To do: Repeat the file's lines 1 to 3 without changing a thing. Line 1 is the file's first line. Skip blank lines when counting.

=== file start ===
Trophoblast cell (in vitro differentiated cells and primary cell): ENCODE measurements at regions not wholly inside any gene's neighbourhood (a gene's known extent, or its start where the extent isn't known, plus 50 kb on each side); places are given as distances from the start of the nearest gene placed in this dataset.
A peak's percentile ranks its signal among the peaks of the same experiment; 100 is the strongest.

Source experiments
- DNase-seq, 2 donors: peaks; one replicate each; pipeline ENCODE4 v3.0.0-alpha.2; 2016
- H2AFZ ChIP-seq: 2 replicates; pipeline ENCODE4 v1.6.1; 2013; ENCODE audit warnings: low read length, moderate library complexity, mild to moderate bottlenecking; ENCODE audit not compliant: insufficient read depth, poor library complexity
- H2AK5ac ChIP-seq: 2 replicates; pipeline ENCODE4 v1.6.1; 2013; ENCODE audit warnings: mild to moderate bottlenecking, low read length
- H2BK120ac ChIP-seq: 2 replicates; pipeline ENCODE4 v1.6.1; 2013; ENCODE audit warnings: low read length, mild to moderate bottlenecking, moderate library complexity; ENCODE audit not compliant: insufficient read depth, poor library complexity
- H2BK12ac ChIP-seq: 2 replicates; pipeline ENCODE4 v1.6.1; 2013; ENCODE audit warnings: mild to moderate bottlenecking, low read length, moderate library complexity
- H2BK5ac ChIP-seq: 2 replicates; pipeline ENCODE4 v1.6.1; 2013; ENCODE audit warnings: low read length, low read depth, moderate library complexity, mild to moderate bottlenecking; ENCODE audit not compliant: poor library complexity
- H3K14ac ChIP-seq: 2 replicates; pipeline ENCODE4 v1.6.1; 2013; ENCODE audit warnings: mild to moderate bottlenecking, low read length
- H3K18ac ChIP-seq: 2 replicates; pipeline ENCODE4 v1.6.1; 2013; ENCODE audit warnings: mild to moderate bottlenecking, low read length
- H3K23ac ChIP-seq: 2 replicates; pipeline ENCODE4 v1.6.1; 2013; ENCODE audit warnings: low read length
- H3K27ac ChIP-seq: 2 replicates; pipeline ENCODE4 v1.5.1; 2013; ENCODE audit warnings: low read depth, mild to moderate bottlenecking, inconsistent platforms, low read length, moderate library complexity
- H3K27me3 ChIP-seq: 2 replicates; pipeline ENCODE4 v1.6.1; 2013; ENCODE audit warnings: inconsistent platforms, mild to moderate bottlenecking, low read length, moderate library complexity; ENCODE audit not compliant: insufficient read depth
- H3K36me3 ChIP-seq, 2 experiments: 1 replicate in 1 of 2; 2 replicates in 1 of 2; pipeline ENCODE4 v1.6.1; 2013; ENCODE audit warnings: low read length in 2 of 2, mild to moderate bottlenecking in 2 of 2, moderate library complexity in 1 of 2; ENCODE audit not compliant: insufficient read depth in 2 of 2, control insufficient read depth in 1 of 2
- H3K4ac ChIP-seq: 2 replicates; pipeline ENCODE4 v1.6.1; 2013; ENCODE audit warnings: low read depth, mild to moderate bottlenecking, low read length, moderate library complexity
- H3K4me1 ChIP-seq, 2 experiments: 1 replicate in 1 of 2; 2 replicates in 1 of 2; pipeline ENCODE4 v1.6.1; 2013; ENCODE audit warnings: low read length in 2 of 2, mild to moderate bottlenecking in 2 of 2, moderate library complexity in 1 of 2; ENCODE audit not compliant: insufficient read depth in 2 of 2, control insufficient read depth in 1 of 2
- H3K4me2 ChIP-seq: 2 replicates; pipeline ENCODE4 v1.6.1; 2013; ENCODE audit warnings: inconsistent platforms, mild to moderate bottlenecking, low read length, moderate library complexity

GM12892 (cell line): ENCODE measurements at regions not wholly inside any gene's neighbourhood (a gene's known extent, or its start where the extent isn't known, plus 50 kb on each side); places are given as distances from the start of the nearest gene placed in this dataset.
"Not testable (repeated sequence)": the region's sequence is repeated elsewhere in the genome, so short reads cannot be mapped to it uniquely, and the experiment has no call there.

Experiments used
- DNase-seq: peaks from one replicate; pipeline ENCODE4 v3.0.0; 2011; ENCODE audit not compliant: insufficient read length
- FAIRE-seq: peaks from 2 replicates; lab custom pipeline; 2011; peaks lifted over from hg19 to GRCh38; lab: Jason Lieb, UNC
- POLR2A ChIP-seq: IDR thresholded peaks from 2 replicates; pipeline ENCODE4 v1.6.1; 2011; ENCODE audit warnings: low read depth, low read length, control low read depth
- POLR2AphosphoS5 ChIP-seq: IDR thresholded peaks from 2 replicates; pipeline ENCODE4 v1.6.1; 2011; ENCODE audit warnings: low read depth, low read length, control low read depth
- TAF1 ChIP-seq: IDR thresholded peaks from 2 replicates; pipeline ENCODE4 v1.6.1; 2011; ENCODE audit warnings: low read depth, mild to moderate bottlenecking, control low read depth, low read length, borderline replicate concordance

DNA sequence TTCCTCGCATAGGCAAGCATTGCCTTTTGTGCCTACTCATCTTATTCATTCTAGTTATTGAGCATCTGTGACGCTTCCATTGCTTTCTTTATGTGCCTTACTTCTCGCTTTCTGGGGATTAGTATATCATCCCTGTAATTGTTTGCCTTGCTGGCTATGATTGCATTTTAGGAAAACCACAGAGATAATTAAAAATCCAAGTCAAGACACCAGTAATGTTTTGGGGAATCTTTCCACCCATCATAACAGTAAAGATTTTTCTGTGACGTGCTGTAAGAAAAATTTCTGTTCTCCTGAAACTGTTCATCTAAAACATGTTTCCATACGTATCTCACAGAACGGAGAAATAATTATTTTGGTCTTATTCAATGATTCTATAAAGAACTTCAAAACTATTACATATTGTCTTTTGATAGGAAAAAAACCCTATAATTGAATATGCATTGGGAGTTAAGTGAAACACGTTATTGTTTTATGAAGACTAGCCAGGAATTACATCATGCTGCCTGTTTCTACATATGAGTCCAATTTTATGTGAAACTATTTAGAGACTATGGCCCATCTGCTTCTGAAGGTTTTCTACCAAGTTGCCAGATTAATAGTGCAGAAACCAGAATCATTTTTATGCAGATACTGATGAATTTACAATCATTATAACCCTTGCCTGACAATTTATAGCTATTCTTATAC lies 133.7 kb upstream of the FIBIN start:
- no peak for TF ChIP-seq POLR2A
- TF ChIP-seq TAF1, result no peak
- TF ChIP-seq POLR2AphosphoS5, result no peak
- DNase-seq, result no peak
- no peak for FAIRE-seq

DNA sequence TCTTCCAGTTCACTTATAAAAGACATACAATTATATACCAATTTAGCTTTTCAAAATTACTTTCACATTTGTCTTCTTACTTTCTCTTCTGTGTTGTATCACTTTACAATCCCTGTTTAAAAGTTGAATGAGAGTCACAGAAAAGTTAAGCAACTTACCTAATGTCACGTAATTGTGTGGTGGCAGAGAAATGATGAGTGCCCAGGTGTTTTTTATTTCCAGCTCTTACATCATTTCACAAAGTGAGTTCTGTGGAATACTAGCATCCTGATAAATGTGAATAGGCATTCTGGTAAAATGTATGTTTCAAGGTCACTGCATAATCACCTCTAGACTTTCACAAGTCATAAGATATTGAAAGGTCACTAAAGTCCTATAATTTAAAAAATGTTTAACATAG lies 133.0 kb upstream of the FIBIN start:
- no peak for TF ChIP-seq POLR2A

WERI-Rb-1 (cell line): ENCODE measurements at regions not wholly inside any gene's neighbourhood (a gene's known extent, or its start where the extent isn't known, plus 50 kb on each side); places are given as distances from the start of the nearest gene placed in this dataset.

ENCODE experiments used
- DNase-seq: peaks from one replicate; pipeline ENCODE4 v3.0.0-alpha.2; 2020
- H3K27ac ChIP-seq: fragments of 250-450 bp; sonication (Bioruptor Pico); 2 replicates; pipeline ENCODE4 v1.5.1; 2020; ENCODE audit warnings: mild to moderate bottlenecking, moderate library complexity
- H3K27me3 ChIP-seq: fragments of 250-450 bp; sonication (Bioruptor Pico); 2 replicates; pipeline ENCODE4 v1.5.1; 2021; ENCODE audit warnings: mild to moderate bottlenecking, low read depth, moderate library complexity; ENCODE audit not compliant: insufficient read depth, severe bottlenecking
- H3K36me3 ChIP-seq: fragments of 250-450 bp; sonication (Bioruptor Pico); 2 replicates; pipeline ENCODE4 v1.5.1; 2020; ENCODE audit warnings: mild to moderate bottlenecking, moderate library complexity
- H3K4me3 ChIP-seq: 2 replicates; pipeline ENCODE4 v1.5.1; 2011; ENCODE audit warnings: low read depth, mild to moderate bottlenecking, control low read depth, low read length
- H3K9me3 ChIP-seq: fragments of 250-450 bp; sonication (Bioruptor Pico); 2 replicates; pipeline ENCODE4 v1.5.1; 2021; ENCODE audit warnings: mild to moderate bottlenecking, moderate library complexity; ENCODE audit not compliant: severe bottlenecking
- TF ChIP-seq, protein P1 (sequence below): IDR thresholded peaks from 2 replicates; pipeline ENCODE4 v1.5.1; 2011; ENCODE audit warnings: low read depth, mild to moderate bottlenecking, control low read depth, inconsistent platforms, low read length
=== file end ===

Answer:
Trophoblast cell (in vitro differentiated cells and primary cell): ENCODE measurements at regions not wholly inside any gene's neighbourhood (a gene's known extent, or its start where the extent isn't known, plus 50 kb on each side); places are given as distances from the start of the nearest gene placed in this dataset.
A peak's percentile ranks its signal among the peaks of the same experiment; 100 is the strongest.

Source experiments